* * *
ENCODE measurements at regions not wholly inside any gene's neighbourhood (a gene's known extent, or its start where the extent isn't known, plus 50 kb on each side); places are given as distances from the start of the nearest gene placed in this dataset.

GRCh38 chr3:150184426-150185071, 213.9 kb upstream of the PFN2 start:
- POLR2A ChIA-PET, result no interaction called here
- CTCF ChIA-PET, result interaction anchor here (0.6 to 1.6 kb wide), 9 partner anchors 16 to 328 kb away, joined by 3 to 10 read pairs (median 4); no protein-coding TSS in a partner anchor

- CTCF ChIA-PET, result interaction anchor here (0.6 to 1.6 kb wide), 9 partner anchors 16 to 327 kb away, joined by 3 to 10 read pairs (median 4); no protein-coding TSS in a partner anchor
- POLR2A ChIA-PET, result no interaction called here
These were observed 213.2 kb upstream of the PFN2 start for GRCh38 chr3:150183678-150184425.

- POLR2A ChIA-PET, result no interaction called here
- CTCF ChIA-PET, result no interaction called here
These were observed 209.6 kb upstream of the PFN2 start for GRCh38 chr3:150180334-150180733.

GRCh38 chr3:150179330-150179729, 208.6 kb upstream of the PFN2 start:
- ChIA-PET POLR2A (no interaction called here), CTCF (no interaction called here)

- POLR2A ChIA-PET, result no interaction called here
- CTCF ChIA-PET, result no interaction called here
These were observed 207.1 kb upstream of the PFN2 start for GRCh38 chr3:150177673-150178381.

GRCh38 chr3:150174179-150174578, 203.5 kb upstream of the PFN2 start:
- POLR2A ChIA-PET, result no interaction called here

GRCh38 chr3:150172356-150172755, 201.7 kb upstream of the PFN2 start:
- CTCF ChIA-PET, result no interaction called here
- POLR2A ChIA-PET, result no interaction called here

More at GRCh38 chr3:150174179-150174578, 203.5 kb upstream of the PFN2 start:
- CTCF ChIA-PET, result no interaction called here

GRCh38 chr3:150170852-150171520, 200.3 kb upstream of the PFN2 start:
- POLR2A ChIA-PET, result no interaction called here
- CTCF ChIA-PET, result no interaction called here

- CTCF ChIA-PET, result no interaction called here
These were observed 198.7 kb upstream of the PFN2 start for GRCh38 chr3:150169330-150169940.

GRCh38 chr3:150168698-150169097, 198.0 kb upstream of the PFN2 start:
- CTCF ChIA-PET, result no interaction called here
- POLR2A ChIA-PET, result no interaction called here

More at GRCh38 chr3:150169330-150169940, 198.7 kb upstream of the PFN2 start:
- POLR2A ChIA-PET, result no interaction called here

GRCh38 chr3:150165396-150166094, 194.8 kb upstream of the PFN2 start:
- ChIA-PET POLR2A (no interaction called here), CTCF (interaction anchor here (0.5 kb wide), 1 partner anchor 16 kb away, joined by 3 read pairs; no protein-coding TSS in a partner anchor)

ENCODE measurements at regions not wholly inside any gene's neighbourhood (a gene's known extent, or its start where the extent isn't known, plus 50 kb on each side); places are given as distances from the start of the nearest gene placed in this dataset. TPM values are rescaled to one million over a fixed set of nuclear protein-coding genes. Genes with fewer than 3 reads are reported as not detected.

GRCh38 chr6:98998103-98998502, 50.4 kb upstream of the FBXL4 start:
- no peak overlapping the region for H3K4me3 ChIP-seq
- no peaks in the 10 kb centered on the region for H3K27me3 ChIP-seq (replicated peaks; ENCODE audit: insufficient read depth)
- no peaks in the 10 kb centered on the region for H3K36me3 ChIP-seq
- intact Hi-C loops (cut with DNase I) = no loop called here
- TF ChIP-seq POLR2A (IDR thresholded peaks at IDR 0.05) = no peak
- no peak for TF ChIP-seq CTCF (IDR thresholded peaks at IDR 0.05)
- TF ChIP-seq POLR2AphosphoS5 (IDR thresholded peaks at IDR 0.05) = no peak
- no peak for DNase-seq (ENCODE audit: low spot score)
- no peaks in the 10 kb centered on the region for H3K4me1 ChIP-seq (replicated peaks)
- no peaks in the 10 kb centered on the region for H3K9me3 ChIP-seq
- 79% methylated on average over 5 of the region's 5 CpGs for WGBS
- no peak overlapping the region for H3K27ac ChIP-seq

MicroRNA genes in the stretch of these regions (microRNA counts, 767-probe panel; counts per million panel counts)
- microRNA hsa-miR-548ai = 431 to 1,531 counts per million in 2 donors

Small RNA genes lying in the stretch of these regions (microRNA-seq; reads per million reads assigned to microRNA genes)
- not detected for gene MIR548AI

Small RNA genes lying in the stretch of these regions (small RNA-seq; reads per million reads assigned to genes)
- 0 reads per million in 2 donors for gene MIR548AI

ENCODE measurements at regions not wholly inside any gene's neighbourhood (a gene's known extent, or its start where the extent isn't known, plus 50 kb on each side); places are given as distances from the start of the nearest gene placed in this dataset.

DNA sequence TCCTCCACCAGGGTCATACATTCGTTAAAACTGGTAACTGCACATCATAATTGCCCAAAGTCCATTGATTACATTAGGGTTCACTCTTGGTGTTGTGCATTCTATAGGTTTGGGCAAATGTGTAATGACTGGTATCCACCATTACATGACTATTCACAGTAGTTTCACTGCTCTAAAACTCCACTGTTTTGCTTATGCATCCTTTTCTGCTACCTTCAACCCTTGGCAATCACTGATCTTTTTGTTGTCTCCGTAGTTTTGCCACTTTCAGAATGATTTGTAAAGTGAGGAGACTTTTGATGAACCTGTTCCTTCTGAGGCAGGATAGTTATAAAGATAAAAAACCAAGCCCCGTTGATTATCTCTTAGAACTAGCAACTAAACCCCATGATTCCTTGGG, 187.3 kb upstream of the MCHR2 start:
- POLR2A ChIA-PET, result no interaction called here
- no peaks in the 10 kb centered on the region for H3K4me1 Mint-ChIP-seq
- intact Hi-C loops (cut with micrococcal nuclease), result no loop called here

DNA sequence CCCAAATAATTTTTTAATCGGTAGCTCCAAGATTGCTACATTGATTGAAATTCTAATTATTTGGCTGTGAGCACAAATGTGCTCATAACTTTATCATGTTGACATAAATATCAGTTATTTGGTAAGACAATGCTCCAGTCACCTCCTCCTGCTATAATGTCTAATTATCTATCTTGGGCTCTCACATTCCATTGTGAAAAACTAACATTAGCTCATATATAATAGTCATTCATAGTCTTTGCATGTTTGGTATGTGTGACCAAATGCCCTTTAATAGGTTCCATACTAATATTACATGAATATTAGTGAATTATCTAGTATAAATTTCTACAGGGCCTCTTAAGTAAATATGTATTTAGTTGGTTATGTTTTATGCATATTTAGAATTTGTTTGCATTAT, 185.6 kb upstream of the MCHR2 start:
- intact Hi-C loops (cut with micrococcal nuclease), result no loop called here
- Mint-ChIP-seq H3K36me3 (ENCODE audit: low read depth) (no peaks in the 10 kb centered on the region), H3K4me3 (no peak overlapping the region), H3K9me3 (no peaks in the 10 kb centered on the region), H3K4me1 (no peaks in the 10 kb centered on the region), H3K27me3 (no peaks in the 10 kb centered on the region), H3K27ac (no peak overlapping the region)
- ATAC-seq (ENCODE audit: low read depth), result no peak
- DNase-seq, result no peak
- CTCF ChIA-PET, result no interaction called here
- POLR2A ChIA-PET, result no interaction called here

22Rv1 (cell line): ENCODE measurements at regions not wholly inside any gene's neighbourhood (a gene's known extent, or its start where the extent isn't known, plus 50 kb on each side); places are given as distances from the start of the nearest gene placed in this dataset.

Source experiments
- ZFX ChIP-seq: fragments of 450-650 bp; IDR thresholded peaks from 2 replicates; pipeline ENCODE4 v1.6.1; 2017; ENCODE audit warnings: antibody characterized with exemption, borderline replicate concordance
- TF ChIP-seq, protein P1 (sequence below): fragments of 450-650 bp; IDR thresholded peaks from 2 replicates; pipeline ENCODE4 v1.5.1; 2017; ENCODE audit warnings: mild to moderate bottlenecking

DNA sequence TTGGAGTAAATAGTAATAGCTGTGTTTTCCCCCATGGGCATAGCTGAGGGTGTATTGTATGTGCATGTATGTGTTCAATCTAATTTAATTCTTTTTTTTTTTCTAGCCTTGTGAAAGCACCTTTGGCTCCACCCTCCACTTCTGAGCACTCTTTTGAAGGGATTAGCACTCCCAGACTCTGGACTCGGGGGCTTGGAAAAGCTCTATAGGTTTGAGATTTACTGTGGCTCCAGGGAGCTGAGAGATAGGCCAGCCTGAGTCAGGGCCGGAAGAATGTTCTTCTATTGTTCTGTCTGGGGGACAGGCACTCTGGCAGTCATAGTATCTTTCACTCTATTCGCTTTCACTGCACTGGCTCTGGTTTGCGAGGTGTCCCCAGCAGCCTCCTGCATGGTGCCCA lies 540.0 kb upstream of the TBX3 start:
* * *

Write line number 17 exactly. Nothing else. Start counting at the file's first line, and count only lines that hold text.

- POLR2A ChIA-PET, result no interaction called here